Iranian nuke site in Natanz
West expects Israel to bomb - Kuperwasser
Photo: Ofer Amram
The West believes that Israel is aware of the magnitude of the Iranian nuclear threat and assumes that the Jewish state will bomb Iran, ex-IDF intelligence officer Yossi Kuperwasser told Ynet Tuesday.
Kuperwasser, the former head of the IDF's Research and Assessment Division, believes that the Pentagon source's assessment that Israel will likely strike in Iran by the end of the year shows that the West assumes Israel will do the dirty work for it.
"That way, in case of a global flare-up, Israel could be blamed," Kuperwasser says.
Top Pentagon official warns of 'increased likelihood' of Israeli raid against Iranian nuclear facilities, ABC News reports. US Department of Defense sets two 'red lines' Israel won't tolerate crossed by Iran – Natanz reaching critical level of uranium enrichment, Tehran acquiring Russian air defense system.
The former senior officer, who for many years dealt with Iran's efforts to acquire nuclear weapons, told Ynet the most problematic issue was Tehran's ability to produce industrial quantities of high-grade uranium.
"Within a year to a year and a half, the Iranians will have enough uranium for a nuclear bomb," Kuperwasser says. "This is also the American intelligence estimate, which at the time was harshly criticized, and rightfully so. As far as we know, the Iranians have not yet reached this capability…at the same time, they continue their research uninterrupted."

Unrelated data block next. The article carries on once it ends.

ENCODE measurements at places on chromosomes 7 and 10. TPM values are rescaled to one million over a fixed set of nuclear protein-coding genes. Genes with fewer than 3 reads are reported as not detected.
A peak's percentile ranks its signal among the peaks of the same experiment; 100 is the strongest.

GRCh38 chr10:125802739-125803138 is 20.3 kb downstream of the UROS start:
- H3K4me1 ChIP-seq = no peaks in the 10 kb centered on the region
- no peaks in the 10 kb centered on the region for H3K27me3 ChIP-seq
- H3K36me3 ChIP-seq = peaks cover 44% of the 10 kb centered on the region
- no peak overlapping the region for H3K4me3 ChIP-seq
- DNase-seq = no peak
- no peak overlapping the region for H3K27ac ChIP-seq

Turning his attention to the SA-20 aerial defense system purchased by Iran from Russia, Kuperwasser admits that the missile system could make an aerial strike considerably more difficult to carry out.
"This is a missile system that can to protect against missiles and airplanes. The Iranians have another aerial system today, but they view it as inadequate. Clearly, every addition to the aerial defense system may minimize the effectiveness of an aerial strike," he says.
'West is sensitive to pain, money'While the West has increasingly internalized the Iranian nuclear threat, the process has been too slow and insufficient, the former military officer says.
"The West realizes that this is an Iranian challenge to the existing world order, aiming for Islam to enjoy a different status," Kuperwasser says. "Finally people have woken up, but the question is whether officials in the US and Europe realize the gravity at this time. It looks as though everyone is trying to shift the responsibility to someone else, and they believe that ultimately, if nothing changes, Israel will do the job for the West."
Kuperwasser says the Iranians are continuing their nuclear project unabated, in the belief that nobody will stand in their way.
"Iran realizes that the West is sensitive to pain and money, and won't embark on an operation that would significantly boost oil prices," he says. "Every time the possibility of a military strike is raised, the Revolutionary Guard's commander speaks out and warns against the chaos. They believe that the likelihood of a strike is very low."
"In this poker game, the Iranians are leading at this time," Kuperwasser says. "The pressure should be boosted considerably, and it should be made clear that a military move will be carried out if needed…if the Iranians believe that the West is serious, they will think twice about whether it is worthwhile for them to continue."